2. A large percentage of current home buyers are investors (27% in 2011) or foreigners (including Chinese looking for a safer place to park their cash).  These are groups that are more volatile than typical homeowners and are likelier to jump ship at the first sign of trouble.
3. Lots of mortgages are still in trouble.  There are 1.6 million homes in some form of foreclosure backlog (per RealtyTrac), 2 million foreclosures in progress, between 1.5 million and 4 million homes at least three months behind on payments (per Barclays Capital Research), and 10 million mortgages underwater.  There have been 5 million completed foreclosures since 2006, out of 50 million households carrying a mortgage (per Dr. Housing Bubble).
4. Interest rates, currently around 3.5% for a 30-year fixed loan, have been held unnaturally low by the Fed.   Those rates must and will go back up, making loan payments more difficult for many.
5. The federal government is involved in nearly every mortgage loan out there.  This is the same government with trillions of dollars in debt that it has no way of paying back, where the Federal Housing Administration will soon need a bailout, and where a change to the mortgage interest deduction is being considered (though I don’t think the deduction will change much).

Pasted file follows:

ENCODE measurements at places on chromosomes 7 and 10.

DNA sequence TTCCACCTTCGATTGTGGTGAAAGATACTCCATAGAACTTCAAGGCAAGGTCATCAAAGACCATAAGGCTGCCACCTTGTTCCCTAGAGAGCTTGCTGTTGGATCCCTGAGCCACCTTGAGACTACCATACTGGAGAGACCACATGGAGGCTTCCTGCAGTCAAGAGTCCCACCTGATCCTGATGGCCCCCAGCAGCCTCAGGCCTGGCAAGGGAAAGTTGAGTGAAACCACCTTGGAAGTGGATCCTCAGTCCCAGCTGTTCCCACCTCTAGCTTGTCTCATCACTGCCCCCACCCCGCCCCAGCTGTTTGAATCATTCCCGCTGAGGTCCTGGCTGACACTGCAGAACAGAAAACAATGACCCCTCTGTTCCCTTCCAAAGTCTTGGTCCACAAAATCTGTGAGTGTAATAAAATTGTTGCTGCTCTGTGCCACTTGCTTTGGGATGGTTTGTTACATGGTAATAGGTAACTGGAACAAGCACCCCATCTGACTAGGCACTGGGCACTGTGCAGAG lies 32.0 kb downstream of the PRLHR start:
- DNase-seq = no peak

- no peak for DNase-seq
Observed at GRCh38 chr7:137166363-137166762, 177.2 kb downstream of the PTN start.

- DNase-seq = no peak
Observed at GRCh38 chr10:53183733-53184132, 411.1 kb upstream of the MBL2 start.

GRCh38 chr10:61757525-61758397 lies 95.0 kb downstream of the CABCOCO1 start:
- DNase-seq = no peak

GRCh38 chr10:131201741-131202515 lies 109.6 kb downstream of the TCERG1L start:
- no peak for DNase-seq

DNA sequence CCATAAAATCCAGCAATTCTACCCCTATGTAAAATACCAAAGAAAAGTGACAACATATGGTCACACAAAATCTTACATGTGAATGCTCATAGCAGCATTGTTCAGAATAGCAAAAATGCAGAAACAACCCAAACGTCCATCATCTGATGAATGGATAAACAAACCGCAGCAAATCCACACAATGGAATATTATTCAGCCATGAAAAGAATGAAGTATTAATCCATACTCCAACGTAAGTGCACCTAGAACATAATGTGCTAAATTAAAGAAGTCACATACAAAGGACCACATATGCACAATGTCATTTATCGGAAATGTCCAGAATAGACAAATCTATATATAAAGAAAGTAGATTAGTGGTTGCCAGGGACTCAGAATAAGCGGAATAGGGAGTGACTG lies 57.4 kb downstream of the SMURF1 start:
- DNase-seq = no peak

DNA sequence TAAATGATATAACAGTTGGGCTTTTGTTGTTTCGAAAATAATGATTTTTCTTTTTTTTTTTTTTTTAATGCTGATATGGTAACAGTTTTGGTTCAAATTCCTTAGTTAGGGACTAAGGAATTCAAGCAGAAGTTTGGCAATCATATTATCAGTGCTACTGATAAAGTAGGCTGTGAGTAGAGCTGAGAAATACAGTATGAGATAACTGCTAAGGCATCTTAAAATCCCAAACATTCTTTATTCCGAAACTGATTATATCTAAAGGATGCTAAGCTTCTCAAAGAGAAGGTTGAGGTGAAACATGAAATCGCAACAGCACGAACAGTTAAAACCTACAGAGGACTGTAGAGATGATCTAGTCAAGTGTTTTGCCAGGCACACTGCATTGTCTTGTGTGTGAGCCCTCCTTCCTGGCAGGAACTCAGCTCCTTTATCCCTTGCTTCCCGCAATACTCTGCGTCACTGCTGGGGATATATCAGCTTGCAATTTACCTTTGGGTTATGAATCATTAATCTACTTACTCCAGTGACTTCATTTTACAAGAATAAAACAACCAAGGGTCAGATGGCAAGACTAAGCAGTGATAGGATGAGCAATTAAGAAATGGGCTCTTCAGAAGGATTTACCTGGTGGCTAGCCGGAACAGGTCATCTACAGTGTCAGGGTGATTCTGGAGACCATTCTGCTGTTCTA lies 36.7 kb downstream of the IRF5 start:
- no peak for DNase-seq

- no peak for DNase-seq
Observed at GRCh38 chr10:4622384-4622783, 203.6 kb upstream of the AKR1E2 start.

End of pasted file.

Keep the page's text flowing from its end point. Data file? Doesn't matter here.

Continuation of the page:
When considering what will happen with the U.S. real estate market, we must also consider indirectly related factors and competing investments like the stock market, real estate trends in other countries, world economies, and similar characteristics.  When I look at the structural issues facing the U.S. and other major economies, along with the continued ineptness of politicians and bureaucrats, it is hard to be optimistic about most investment types.  I’ll go out on a limb to predict that any current recovery will be short-lived and that housing prices will be at least 10% lower in five years than they are now.  Feel free to call me at the end of 2017 to either congratulate or ridicule me for my prediction.

Selling a Real Estate Note 101: Best tips for selling and buying a mortgage note

Welcome back to our series “Selling a Real Estate Note 101”. If you have been following along, hopefully you have gained a basic understanding of what is a mortgage note, the process of selling your mortgage note, how the value of your note is determined, what to look for in mortgage note buyers, and some knowledge of your note sale options. If you would like more information on any of the above topics, please call us directly so we can help answer your questions.

Now that we’ve covered the basics, we wanted to summarize the most important tips for selling a mortgage note (also called a real estate note or promissory note), and helpful tips on how to create a mortgage note for a future sale.

Best tips for selling a mortgage note: